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Iran president urges Obama to change U.S. policies

TEHRAN (Reuters) - Iran’s hardline President Mahmoud Ahmadinejad congratulated U.S. President-elect Barack Obama on Thursday and called for “fundamental and fair” changes to U.S. policies in the region, Iran’s official IRNA news agency said.

Iran's President Mahmoud Ahmadinejad answers questions at a news conference during the 63rd United Nations General Assembly at the U.N. headquarters in New York, September 23, 2008. REUTERS/Chip East

“I congratulate you for attracting a majority of votes ... I hope you will prefer real public interests and justice to the endless demands of a selfish minority,” Ahmadinejad told Obama in a statement published by IRNA.

Iranian officials have said Obama’s election victory on Tuesday showed the American people’s desire for fundamental change in domestic and foreign policy from the policies of President George W. Bush, who labeled Iran part of an “axis of evil.”

“The great Iranian nation welcomes real, fundamental and fair changes in America’s behavior and policies, particularly in the Middle East region,” Ahmadinejad said.

Tehran and Washington cut diplomatic ties shortly after Iran’s Islamic revolution, which toppled the U.S.-backed Shah.

The two countries have since been at odds over various issues, including Iran’s nuclear program, which Washington and its European allies say is a cover to build nuclear bombs. Iran insists its aim is to generate electricity.

Washington has accused Iran of funding, equipping and training militants in Iraq. Iran denies this and says insecurity is due to the presence of U.S. troops who should quit Iraq.

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Ahmadinejad said he hoped Obama would put an end to the United States’ “war-oriented” policies.

“Other nations expect war-oriented policies, occupation, bullying ... and imposing discriminatory policies on them to be replaced by those advocating respect ... and non-interference in other countries’ state matters,” he said.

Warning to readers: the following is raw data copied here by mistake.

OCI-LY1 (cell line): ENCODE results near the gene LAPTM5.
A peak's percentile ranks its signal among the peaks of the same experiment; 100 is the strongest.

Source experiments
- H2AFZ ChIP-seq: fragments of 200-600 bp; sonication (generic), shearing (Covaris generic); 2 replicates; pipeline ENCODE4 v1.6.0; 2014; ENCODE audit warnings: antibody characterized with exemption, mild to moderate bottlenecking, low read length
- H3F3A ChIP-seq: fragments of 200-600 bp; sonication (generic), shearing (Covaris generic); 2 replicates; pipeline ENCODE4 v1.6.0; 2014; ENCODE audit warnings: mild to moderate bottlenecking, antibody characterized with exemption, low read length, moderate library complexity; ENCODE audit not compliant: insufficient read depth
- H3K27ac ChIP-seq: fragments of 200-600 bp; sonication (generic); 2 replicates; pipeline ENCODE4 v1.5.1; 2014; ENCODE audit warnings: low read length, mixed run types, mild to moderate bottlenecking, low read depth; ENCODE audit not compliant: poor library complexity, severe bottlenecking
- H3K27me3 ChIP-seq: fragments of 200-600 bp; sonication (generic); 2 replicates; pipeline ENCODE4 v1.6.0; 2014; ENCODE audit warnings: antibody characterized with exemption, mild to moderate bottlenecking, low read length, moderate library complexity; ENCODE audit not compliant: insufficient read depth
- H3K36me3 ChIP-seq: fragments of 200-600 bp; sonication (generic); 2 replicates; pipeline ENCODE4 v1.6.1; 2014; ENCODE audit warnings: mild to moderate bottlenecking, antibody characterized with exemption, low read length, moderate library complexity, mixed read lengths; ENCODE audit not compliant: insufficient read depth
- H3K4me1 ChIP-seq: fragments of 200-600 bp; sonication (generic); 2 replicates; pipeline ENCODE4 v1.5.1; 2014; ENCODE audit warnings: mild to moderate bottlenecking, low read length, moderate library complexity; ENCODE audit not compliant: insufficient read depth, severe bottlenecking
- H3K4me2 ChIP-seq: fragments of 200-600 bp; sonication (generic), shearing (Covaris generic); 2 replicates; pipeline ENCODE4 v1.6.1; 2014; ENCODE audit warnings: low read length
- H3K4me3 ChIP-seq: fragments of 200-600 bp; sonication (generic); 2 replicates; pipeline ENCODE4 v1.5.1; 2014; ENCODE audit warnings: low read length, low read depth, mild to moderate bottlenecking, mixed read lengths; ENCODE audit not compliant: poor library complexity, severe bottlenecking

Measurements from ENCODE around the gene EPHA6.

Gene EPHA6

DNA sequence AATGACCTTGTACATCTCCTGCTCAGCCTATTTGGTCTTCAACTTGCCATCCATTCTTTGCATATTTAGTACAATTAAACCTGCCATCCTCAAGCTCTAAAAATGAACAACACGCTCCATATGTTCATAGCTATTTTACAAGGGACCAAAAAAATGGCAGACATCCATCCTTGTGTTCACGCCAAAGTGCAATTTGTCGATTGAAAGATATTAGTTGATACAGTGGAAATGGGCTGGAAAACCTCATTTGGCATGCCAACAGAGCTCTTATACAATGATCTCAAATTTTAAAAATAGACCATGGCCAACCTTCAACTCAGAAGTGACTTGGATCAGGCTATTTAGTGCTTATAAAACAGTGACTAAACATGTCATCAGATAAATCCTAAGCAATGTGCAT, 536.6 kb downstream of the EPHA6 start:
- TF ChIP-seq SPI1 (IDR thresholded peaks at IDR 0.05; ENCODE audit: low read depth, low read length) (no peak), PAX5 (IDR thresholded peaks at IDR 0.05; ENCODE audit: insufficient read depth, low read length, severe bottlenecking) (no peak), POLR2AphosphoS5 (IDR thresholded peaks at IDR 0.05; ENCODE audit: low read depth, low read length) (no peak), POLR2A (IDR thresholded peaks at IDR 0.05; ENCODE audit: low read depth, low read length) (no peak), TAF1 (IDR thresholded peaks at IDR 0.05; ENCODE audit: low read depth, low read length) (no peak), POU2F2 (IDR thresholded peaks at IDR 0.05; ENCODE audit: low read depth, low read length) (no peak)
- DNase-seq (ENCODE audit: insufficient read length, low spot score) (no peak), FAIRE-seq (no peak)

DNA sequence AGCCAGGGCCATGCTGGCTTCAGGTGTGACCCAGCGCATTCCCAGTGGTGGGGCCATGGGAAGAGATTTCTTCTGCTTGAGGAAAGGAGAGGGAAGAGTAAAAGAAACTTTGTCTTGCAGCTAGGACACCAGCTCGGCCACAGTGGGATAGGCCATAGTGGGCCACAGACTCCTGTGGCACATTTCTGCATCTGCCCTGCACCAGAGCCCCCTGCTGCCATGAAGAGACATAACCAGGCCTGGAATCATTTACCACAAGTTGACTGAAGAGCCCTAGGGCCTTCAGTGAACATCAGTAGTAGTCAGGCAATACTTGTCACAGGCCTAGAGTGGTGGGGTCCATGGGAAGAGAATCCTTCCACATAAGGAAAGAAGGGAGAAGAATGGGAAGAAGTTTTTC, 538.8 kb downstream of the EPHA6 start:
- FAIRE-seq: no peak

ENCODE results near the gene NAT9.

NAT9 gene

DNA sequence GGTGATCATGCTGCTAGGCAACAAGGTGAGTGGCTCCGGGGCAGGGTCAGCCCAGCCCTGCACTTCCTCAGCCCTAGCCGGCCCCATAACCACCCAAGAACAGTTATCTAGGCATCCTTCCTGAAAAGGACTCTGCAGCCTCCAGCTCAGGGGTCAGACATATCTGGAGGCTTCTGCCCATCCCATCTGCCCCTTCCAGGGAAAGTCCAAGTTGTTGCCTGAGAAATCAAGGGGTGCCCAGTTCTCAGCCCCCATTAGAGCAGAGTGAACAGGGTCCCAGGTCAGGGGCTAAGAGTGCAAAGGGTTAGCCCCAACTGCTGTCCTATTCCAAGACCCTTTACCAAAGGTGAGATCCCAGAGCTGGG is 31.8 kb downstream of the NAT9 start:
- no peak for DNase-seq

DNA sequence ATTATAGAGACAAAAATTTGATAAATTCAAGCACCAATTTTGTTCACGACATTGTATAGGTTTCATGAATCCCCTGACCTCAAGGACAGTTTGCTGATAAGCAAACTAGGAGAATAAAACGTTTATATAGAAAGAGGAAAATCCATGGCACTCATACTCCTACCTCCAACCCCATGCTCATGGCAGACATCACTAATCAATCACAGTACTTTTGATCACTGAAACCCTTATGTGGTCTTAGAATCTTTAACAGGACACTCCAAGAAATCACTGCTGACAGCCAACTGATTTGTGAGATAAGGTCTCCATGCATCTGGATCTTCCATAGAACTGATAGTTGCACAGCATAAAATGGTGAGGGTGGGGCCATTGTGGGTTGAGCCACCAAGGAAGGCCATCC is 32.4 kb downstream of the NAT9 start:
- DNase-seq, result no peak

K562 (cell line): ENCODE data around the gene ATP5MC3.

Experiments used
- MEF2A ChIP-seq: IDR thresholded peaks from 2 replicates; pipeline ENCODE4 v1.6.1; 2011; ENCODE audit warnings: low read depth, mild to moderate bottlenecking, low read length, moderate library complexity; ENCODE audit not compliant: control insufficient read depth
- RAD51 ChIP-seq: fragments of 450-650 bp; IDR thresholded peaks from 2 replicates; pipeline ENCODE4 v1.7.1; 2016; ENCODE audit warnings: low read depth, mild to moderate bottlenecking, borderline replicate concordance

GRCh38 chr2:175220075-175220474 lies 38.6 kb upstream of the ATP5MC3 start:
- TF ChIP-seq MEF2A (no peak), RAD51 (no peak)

Obama has said he would toughen sanctions on Iran but has also held out the possibility of direct talks to resolve rows, including Tehran’s nuclear dispute with the West.

The president-elect, like Bush, has not ruled out military action although he has criticized the outgoing administration for not pushing for more diplomacy and engagement with Iran.

Tehran has warned its response to any military action would be tough and would include targeting U.S. interests and America’s ally Israel.

Iran’s Prosecutor-General Ayatollah Qorban-Ali Dori- Najafabadi called on Obama on Thursday to show goodwill and remove sanctions against the Islamic Republic, the semi-official Mehr news agency reported.

“Through the lifting of the past government’s cruel sanctions against Iran, Barack Obama can demonstrate his goodwill to the Iranian people,” he said.

“Calling for forgiveness and remorse for the past U.S. government’s deeds by the new government can bring about the great Iranian nation’s forgiveness.”

Iran’s refusal to suspend its sensitive nuclear work has led to three rounds of U.N. sanctions since 2006, as well as bilateral punitive measures by Washington.

Iran has rejected world powers’ demand to halt uranium enrichment, a process that can have civilian and military uses, in exchange for trade and other benefits.

Reporting by Hashem Kalantari and Hossein Jasseb; Writing by Fredrik Dahl and Parisa Hafezi; editing by Caroline Drees